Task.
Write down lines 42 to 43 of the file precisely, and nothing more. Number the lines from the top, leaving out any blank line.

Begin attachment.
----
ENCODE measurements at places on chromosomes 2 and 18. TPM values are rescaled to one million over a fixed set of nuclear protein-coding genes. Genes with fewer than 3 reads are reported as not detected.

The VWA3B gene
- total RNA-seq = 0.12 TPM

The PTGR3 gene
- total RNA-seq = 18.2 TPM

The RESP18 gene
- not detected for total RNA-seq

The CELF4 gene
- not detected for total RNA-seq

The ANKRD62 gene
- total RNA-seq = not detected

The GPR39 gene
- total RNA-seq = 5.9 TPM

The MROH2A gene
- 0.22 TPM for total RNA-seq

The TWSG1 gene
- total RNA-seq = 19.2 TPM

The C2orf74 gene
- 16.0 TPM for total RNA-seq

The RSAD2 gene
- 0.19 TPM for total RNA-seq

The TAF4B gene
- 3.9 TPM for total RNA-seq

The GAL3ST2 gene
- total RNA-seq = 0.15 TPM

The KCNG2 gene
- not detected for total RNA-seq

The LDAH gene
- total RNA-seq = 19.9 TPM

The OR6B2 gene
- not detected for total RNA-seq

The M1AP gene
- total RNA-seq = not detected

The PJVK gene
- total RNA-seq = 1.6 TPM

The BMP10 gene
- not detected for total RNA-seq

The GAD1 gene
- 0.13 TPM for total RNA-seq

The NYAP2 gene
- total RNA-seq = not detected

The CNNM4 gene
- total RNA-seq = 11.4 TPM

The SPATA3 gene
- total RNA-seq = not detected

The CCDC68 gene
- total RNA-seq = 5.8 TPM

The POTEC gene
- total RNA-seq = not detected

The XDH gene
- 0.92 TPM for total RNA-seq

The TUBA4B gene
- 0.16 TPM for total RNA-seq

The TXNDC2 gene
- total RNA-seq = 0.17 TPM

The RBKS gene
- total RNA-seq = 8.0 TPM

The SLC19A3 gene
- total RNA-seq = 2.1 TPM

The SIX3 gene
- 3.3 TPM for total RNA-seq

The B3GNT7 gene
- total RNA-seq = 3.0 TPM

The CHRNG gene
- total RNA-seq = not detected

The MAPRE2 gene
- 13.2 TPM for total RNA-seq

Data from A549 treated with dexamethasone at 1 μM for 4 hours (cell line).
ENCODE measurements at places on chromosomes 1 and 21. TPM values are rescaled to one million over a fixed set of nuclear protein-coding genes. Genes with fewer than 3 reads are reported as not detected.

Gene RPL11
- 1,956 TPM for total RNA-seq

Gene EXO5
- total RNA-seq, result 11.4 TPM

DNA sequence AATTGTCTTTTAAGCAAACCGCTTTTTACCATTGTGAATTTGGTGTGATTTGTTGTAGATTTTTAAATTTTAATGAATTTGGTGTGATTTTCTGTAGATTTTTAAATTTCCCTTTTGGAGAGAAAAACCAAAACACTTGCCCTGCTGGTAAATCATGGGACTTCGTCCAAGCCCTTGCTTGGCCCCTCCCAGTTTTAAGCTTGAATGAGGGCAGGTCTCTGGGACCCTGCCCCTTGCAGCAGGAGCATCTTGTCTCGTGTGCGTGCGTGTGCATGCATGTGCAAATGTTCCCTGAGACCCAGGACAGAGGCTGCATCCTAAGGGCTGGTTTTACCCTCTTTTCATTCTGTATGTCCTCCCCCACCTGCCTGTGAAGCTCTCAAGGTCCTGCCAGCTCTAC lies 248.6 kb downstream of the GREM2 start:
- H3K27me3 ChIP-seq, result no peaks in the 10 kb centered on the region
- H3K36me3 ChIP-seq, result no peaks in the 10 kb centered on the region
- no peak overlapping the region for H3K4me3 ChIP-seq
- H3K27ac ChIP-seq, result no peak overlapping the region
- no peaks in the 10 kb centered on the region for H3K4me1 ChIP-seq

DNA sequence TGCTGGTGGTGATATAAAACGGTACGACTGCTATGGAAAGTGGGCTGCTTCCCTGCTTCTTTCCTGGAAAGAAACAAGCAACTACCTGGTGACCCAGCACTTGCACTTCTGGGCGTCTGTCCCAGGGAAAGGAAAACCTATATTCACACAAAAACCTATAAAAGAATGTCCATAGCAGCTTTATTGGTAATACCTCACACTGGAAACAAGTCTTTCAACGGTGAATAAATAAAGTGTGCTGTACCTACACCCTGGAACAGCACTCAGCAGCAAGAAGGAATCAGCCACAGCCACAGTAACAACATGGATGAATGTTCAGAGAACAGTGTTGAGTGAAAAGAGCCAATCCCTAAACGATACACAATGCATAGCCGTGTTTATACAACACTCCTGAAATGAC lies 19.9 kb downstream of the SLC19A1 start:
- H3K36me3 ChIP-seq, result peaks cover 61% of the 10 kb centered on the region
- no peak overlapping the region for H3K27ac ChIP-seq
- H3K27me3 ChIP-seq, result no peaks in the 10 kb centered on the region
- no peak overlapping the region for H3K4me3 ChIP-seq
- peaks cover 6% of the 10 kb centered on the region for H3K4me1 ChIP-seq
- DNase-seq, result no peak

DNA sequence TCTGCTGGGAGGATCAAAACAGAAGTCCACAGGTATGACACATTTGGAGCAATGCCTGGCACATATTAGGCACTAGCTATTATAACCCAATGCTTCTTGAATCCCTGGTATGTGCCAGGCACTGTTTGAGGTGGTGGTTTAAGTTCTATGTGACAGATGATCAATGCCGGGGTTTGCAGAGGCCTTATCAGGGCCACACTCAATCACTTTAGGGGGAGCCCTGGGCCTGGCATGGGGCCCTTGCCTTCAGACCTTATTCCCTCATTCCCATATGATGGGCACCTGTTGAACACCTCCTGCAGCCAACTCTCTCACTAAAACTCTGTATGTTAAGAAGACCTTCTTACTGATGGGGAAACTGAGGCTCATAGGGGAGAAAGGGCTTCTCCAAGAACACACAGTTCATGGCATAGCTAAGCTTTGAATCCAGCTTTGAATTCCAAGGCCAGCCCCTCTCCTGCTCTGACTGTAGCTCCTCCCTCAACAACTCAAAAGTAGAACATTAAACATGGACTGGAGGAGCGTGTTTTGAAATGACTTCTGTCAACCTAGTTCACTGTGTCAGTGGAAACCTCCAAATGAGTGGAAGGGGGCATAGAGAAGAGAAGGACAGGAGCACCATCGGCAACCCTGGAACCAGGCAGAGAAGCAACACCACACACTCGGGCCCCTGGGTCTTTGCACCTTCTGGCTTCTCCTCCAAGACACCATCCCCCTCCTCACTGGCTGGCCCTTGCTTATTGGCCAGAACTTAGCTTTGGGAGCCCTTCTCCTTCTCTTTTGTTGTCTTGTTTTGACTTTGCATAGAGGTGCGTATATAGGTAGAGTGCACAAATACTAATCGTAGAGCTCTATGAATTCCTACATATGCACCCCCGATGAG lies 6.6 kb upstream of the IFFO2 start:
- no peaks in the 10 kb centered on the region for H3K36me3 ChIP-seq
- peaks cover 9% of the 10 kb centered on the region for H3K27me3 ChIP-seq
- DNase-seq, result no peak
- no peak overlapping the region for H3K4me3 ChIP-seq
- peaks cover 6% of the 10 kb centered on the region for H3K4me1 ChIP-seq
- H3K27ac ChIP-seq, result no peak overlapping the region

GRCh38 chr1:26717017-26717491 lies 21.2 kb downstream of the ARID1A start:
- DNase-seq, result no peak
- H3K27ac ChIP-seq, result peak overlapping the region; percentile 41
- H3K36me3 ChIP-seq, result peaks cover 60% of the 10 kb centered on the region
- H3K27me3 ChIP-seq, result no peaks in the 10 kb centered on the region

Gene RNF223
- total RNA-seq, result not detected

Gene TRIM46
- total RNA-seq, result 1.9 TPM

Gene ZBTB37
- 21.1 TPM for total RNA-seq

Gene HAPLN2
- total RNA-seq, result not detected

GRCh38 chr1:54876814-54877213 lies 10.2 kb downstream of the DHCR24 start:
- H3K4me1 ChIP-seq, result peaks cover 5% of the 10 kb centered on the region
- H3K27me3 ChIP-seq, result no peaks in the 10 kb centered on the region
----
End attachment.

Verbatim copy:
The CNNM4 gene
- total RNA-seq = 11.4 TPM